Doujinshi seem to represent usually works of amateurs, but that is a subjective measure. What is the objective difference between both works?
Doujinshi is closer to what we think of as "indie/self-published" comics compared to manga. Professionals can produce doujinshi as well as amateurs, and many mangaka will produce doujinshi on the side when they're otherwise unable to produce a certain work for legal reasons.
Doujinshi are often, but not limited to:
- Fanart of pre-existing intellectual properties
- Ecchi material
The quality of any given doujinshi can vary as a result, since literally anyone can produce a doujinshi without any sort of editorial oversight.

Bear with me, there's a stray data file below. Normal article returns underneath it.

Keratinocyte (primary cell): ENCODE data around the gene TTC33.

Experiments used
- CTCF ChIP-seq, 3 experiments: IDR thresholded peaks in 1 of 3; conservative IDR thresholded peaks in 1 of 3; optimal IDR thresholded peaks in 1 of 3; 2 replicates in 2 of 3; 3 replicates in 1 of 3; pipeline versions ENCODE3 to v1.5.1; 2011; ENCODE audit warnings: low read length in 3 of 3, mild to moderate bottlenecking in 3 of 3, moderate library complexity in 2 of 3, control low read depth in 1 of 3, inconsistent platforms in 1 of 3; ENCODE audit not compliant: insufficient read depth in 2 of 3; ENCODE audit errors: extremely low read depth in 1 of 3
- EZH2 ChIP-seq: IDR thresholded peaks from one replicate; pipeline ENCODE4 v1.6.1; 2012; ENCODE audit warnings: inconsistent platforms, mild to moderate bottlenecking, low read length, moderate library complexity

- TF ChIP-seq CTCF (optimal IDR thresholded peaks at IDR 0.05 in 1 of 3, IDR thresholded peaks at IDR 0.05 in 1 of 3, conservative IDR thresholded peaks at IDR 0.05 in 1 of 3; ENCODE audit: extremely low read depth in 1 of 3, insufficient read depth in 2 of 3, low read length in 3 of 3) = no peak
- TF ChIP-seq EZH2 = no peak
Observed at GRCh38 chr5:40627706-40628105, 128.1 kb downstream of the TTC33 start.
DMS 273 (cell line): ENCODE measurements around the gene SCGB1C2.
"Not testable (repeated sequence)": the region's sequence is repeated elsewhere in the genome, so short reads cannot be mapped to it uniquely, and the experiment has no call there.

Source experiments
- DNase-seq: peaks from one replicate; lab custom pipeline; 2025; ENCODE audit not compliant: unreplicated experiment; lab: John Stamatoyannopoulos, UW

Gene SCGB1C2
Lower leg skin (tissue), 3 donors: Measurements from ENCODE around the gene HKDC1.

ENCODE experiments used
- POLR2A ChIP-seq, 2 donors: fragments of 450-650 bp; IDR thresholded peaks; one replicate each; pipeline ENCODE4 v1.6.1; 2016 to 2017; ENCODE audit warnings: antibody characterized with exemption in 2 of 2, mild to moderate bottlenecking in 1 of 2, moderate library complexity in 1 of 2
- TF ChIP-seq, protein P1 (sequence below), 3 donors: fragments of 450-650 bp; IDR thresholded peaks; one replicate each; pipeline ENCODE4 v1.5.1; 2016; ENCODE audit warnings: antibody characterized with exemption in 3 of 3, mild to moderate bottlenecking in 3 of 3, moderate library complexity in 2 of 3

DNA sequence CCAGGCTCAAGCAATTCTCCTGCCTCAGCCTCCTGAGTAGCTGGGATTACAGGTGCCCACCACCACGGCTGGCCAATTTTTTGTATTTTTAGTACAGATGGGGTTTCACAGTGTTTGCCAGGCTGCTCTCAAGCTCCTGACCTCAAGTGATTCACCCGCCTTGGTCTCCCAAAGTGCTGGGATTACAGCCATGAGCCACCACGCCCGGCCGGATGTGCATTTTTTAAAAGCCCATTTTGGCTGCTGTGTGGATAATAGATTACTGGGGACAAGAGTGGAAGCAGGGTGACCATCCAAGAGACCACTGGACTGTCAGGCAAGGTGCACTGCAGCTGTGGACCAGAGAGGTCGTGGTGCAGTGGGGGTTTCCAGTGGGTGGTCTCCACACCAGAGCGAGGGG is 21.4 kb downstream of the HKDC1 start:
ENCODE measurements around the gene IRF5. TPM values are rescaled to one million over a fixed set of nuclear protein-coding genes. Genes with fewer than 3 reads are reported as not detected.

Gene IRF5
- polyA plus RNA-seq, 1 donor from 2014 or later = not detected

Since you mention the fanart aspect, I think your answer is more complete. Dec 11, 2012 at 21:42
Well, if it's self published, it is called doujinshi. If it's by a manga publisher, it's manga. Note that this distinction makes no mention of relative quality...simply who is doing the publishing (and presumably paying for) the work.
Wikipedia highlights this in the first paragraph:
Dōjinshi (同人誌?, often transliterated as doujinshi) is the Japanese term for self-published works, usually magazines, manga or novels. Dōjinshi are often the work of amateurs, though some professional artists participate as a way to publish material outside the regular industry.
Note, professional artists can produce doujinshi if they're self-publishing that particular product.
This is only really true for the english term 'doujinshi'. The Japanese word means something slightly different.– KiruwaDec 12, 2012 at 0:15
Doujinshi just means you published it yourself, so the difference is that non-doujinshi manga is published by a company, while doujinshi manga is a self-published manga